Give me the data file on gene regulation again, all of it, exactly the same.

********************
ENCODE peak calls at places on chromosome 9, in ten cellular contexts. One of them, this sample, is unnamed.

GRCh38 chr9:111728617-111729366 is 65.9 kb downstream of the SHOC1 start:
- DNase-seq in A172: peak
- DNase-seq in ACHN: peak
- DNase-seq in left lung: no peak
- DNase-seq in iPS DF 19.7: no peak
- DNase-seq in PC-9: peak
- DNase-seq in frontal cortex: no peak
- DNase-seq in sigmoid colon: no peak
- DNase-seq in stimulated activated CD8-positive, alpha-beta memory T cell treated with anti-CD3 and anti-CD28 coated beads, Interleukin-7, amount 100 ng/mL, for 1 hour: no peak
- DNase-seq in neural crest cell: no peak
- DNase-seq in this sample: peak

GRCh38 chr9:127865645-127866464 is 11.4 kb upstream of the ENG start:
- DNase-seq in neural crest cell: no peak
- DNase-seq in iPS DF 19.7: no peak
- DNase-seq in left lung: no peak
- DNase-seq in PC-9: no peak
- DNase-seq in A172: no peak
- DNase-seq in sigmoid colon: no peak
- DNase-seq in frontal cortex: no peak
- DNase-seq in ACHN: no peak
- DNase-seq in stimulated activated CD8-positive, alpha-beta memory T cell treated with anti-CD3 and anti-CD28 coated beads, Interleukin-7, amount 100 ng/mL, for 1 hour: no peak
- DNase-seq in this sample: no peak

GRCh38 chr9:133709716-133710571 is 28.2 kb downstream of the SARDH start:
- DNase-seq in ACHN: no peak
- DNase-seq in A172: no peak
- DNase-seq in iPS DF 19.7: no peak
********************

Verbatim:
ENCODE peak calls at places on chromosome 9, in ten cellular contexts. One of them, this sample, is unnamed.

GRCh38 chr9:111728617-111729366 is 65.9 kb downstream of the SHOC1 start:
- DNase-seq in A172: peak
- DNase-seq in ACHN: peak
- DNase-seq in left lung: no peak
- DNase-seq in iPS DF 19.7: no peak
- DNase-seq in PC-9: peak
- DNase-seq in frontal cortex: no peak
- DNase-seq in sigmoid colon: no peak
- DNase-seq in stimulated activated CD8-positive, alpha-beta memory T cell treated with anti-CD3 and anti-CD28 coated beads, Interleukin-7, amount 100 ng/mL, for 1 hour: no peak
- DNase-seq in neural crest cell: no peak
- DNase-seq in this sample: peak

GRCh38 chr9:127865645-127866464 is 11.4 kb upstream of the ENG start:
- DNase-seq in neural crest cell: no peak
- DNase-seq in iPS DF 19.7: no peak
- DNase-seq in left lung: no peak
- DNase-seq in PC-9: no peak
- DNase-seq in A172: no peak
- DNase-seq in sigmoid colon: no peak
- DNase-seq in frontal cortex: no peak
- DNase-seq in ACHN: no peak
- DNase-seq in stimulated activated CD8-positive, alpha-beta memory T cell treated with anti-CD3 and anti-CD28 coated beads, Interleukin-7, amount 100 ng/mL, for 1 hour: no peak
- DNase-seq in this sample: no peak

GRCh38 chr9:133709716-133710571 is 28.2 kb downstream of the SARDH start:
- DNase-seq in ACHN: no peak
- DNase-seq in A172: no peak
- DNase-seq in iPS DF 19.7: no peak